Distribution Transformer
• From the distribution lines the electricity
now travels to a Distribution Transformer.
This type of transformer lowers the pressure
once again to 240 volts for use in your
home.
Service Box
• From the transformer pole or box, the
electricity is now ready to travel to your
home into a service box. That's where your
electric meter is. You're now ready to flick a
switch to turn on the lights, or plug in the
radio.
Let's Save Energy!
Why we should save energy
• We use energy everyday at home, at school,
at work, and even when you're playing.
• By saving energy you're helping to save the
world's energy resources like gas, oil and
water and you're also saving money on your
utility bills.
• Best of all, by using energy wisely we can cut
down on pollutants in the air and water,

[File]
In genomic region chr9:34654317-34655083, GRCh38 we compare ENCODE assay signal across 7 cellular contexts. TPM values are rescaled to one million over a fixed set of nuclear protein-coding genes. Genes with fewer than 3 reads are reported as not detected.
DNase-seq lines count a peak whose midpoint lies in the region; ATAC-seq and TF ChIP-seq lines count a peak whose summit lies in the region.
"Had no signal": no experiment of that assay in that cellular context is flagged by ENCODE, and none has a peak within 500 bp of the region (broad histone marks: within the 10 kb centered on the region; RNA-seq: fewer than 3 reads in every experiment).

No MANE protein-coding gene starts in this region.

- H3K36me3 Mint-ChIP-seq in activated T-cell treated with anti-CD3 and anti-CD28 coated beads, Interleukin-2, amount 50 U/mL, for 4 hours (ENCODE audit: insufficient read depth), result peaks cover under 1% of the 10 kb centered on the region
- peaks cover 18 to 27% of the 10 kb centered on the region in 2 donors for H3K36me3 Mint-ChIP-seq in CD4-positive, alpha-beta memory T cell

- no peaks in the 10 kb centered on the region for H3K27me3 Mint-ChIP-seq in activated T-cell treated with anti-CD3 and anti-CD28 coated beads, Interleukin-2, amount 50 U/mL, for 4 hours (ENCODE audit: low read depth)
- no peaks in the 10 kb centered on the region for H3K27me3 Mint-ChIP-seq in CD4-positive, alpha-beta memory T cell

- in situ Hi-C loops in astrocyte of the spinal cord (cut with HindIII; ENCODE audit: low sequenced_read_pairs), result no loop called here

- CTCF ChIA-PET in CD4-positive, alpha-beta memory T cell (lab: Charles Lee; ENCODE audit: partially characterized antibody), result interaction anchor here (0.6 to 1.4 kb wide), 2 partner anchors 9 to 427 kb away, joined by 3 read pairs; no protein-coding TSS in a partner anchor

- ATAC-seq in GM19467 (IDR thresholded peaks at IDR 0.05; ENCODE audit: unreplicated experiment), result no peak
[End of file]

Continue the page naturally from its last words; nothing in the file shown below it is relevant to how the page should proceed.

making a better environment for everyone.
Why We Should Save Energy
• Think about what would happen if
there wasn't enough energy
. . . there would be no light to turn
on when it got dark . . . there
would not be any hot water for the
shower or heat for your house in
the winter . . . no gas or oil to
drive the car . . . so there are lots
of reasons we should save energy.
Lighting
• Turn off the lights when not in use
• Take advantage of daylight by using light-colored,
loose-weave curtains on your windows to allow
daylight to penetrate the room, use with lighter colors
on wall that reflect daylight.
• De-dust lighting fixtures to maintain illumination.
• Compact Fluorescent Bulbs (CFL) are four times more
energy efficient than incandescent bulbs and provide
the same for lighting.
• Use electronic chokes in place of conventional copper
chokes.
Fans & Electric Iron
• Replace conventional regulators with electronic
regulators for ceiling fans.
• Install exhaust fans at a higher elevation than ceiling
fans.
• Select iron boxes with automatic temperature cutoff.
• Use appropriate regulator position for ironing.
• Do not put more water on clothes while ironing.
• Do not iron wet clothes.
Kitchen Appliances
Mixers
• Avoid dry grinding in your food processors ( mixers and
grinders) as it takes longer time than liquid grinding.
Microwaves ovens
• Consumes 50 % less energy than conventional electric / gas